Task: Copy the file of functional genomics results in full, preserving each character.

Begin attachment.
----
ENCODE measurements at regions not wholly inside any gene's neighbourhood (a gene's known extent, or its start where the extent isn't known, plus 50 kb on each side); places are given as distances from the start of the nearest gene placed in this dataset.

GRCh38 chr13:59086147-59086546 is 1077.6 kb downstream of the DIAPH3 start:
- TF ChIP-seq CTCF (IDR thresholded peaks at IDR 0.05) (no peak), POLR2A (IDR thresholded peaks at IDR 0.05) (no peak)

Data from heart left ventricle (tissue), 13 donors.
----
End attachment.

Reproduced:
ENCODE measurements at regions not wholly inside any gene's neighbourhood (a gene's known extent, or its start where the extent isn't known, plus 50 kb on each side); places are given as distances from the start of the nearest gene placed in this dataset.

GRCh38 chr13:59086147-59086546 is 1077.6 kb downstream of the DIAPH3 start:
- TF ChIP-seq CTCF (IDR thresholded peaks at IDR 0.05) (no peak), POLR2A (IDR thresholded peaks at IDR 0.05) (no peak)

Data from heart left ventricle (tissue), 13 donors.